Have things changed so much that we can not expect to hear from now on the word "pound" or "dollar" unqualified by the adjective "strong"? It is certainly true that the Anglo-Saxon economies are buoyant in ways the Germans and Japanese can only dream of at the moment. Even if both of these pick up as expected during the course of 1997, they are not going to catch up to the US or UK. This sterling rally could go much further.
Yet it is too soon to say that the tide of history has turned. The economic fundamentals suggest the opposite, and however long it takes them, the fundamentals tend to win out in the end. Take trade. America's trade is deep in the red already; Britain's soon could be if the unfavourable trends continue, and if the moans of pain from exporters turn out to be true. The underlying trade picture will tend to reverse the pattern of currency appreciation eventually - even if American nerves do not fray sooner, leading the US to bully Japan into efforts to prop up the yen.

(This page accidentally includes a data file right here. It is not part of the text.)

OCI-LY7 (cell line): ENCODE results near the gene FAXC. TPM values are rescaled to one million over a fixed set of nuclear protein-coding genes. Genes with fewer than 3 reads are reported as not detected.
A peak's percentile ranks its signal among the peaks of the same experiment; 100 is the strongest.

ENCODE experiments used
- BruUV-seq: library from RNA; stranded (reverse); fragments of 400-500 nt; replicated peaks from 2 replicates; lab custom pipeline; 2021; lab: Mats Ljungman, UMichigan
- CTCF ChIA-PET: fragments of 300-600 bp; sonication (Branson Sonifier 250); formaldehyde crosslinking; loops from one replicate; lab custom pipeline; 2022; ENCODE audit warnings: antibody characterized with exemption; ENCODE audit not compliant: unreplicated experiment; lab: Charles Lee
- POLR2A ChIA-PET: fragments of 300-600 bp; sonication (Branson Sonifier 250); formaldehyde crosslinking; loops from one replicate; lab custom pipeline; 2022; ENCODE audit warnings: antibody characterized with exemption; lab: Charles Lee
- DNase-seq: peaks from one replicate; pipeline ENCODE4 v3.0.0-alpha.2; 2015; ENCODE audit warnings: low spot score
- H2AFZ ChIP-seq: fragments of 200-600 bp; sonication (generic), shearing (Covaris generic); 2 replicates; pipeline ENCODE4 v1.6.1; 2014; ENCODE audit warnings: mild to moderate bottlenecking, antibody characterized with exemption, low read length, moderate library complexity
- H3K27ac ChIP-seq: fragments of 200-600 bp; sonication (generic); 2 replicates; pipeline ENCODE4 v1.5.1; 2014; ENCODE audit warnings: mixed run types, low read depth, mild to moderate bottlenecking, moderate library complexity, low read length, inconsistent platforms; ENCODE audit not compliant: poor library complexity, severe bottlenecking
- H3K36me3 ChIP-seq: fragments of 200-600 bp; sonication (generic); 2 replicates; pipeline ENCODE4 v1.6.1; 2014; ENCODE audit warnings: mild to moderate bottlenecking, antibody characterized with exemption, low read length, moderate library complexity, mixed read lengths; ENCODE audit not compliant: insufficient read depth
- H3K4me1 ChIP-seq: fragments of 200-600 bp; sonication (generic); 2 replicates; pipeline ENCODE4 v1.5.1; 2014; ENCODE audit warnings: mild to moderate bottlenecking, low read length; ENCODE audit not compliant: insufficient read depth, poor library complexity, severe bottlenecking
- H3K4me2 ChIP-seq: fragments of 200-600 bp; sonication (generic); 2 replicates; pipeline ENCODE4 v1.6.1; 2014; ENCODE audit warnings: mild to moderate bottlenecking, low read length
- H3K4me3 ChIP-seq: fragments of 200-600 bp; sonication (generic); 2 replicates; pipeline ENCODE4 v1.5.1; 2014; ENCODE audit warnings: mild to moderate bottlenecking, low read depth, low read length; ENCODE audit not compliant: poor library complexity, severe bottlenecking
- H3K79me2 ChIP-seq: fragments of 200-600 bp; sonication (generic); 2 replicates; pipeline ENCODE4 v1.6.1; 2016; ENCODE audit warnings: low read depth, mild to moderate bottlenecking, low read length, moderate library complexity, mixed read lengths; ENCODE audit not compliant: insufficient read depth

The other consideration for future nominal exchange rate levels will be inflation prospects. Here again, the very long-run picture favours the traditional strong currencies rather than the dollar and sterling upstarts. The differences do not look big in a low-inflation world, but the US and UK have higher inflation rates than the other big industrial countries, and more inflationary pressure in the pipeline.
Predicting the direction is one thing, the timing entirely another. Past experience suggests it can take years, as in the early 1980s, for those fundamentals to reassert themselves.